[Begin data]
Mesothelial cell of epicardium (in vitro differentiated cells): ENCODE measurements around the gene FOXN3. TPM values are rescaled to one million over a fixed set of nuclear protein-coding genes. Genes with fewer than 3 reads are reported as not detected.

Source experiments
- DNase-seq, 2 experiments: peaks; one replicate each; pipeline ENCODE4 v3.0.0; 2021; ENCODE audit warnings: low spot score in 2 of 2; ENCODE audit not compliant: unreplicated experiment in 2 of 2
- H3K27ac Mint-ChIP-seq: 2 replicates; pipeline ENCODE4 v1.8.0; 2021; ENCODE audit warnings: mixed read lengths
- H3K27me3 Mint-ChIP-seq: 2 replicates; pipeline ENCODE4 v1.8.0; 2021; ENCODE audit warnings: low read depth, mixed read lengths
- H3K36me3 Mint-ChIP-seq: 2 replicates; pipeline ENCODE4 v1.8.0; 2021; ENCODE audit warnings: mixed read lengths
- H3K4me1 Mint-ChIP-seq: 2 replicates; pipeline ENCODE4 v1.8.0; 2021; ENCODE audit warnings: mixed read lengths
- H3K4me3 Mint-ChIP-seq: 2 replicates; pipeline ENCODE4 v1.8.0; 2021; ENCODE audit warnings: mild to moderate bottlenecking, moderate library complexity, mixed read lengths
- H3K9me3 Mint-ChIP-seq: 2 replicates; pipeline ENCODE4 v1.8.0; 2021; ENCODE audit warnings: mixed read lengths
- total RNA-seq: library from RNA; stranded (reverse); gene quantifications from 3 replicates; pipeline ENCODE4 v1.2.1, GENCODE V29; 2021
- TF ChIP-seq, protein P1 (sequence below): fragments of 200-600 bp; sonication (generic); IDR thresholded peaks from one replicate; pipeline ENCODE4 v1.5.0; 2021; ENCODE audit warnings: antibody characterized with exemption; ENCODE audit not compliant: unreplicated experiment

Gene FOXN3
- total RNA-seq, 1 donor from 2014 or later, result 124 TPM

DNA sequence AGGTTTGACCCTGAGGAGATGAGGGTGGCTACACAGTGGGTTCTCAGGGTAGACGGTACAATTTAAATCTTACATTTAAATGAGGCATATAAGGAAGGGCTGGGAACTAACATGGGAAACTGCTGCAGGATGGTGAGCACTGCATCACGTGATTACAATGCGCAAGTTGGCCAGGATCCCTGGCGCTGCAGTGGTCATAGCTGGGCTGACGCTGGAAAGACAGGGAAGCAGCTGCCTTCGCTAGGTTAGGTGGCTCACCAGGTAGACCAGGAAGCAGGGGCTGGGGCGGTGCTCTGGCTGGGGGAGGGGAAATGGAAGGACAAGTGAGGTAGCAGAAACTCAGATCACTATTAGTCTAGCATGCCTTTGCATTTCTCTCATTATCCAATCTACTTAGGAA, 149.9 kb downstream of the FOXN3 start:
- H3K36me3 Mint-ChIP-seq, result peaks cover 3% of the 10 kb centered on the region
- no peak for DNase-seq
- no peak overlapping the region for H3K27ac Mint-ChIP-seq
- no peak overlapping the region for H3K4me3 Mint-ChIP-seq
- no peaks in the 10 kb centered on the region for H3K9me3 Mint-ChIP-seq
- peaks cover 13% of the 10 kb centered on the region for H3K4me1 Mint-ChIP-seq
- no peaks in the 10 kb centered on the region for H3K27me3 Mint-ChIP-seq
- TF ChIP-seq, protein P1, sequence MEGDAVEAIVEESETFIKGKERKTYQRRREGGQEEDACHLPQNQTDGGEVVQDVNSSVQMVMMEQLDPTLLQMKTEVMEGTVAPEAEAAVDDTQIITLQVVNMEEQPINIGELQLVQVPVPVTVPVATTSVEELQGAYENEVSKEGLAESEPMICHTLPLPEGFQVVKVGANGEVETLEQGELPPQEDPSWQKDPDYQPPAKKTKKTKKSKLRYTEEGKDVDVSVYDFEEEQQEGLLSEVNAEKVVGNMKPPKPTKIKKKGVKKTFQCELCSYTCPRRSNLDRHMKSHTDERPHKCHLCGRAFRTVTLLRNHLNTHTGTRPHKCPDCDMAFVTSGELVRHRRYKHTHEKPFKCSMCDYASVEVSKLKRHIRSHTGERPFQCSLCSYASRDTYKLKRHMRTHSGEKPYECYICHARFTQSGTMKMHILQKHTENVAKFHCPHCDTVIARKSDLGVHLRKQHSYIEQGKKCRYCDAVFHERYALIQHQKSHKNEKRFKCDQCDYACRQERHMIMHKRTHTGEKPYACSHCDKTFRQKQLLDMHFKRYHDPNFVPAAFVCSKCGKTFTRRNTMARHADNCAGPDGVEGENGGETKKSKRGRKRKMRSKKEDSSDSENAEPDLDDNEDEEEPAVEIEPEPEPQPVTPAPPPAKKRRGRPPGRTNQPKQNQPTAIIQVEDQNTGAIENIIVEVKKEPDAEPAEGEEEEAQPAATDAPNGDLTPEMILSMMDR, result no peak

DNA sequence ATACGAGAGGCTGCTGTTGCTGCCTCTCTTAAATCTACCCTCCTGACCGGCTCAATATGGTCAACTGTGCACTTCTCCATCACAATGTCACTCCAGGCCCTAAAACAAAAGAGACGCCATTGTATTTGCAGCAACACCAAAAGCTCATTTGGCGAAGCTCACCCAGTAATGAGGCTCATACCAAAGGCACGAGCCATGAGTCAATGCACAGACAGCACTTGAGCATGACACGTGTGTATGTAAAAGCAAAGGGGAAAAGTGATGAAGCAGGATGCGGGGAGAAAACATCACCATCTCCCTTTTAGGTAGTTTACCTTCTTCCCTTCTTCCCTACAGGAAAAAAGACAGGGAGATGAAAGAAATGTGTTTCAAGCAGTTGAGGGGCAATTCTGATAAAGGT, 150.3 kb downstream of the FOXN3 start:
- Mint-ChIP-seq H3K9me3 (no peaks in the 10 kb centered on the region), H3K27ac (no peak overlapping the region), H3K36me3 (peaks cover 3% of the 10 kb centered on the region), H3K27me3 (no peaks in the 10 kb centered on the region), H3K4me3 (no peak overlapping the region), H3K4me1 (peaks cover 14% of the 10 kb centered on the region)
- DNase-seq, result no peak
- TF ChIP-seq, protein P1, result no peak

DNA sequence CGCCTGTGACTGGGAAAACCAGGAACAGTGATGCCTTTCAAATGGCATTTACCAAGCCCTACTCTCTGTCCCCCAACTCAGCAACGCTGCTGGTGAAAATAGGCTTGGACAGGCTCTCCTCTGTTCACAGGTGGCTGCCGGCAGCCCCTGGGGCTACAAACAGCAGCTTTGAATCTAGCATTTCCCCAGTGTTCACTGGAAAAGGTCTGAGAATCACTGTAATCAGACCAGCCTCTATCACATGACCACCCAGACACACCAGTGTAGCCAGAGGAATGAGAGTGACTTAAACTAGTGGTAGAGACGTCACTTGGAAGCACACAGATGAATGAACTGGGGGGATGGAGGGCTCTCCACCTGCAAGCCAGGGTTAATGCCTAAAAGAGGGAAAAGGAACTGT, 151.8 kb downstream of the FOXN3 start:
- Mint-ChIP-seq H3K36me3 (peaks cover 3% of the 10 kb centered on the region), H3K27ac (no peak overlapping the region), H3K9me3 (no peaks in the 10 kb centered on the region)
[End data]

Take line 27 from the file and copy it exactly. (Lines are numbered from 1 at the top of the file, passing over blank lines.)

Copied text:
DNA sequence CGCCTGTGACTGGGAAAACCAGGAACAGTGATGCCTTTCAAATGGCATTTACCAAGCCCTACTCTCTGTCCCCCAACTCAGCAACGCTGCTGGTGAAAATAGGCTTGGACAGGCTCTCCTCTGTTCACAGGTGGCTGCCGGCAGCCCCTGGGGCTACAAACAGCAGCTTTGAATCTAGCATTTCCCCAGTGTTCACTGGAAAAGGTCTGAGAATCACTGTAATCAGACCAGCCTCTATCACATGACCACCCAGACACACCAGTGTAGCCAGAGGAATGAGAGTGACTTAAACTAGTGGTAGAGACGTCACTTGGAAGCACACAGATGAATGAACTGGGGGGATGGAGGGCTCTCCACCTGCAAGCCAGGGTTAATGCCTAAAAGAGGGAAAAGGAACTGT, 151.8 kb downstream of the FOXN3 start: